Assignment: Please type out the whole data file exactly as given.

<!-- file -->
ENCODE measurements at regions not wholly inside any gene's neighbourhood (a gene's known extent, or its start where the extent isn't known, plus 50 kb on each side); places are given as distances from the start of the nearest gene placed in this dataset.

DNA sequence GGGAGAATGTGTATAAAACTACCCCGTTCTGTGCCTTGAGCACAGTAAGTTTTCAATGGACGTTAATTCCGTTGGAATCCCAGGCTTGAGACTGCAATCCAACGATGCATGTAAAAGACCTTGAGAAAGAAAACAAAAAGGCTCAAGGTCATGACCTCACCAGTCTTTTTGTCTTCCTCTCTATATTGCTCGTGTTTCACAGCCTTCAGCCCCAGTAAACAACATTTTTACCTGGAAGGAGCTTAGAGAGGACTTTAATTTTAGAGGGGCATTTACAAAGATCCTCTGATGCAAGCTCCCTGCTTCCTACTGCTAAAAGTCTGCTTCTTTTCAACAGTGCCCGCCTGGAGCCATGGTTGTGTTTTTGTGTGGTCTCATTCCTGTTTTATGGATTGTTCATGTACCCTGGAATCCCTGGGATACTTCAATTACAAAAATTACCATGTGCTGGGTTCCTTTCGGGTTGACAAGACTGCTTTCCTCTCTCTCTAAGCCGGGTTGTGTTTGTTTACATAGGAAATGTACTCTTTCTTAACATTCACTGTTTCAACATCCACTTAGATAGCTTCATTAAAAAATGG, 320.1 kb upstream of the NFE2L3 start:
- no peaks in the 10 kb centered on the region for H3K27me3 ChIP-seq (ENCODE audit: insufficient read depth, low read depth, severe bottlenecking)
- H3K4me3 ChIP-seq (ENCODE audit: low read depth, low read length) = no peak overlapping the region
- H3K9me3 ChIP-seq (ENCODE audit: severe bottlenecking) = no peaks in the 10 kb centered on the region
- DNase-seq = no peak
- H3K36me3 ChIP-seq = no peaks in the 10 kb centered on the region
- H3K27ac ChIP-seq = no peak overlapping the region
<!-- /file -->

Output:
ENCODE measurements at regions not wholly inside any gene's neighbourhood (a gene's known extent, or its start where the extent isn't known, plus 50 kb on each side); places are given as distances from the start of the nearest gene placed in this dataset.

DNA sequence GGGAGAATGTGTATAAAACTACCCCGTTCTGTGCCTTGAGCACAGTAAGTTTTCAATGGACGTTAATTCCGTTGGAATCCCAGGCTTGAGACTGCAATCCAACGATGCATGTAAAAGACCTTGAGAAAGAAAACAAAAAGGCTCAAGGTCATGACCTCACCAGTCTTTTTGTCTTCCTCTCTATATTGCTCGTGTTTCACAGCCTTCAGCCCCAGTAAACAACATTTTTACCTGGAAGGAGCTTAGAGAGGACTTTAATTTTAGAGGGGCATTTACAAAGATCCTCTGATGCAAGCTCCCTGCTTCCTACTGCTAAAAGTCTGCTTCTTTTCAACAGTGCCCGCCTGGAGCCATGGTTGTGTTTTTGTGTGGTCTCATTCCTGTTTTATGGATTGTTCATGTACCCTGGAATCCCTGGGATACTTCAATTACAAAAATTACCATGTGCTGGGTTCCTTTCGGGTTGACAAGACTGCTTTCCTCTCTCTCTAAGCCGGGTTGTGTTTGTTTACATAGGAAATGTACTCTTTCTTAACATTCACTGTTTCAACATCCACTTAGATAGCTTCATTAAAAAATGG, 320.1 kb upstream of the NFE2L3 start:
- no peaks in the 10 kb centered on the region for H3K27me3 ChIP-seq (ENCODE audit: insufficient read depth, low read depth, severe bottlenecking)
- H3K4me3 ChIP-seq (ENCODE audit: low read depth, low read length) = no peak overlapping the region
- H3K9me3 ChIP-seq (ENCODE audit: severe bottlenecking) = no peaks in the 10 kb centered on the region
- DNase-seq = no peak
- H3K36me3 ChIP-seq = no peaks in the 10 kb centered on the region
- H3K27ac ChIP-seq = no peak overlapping the region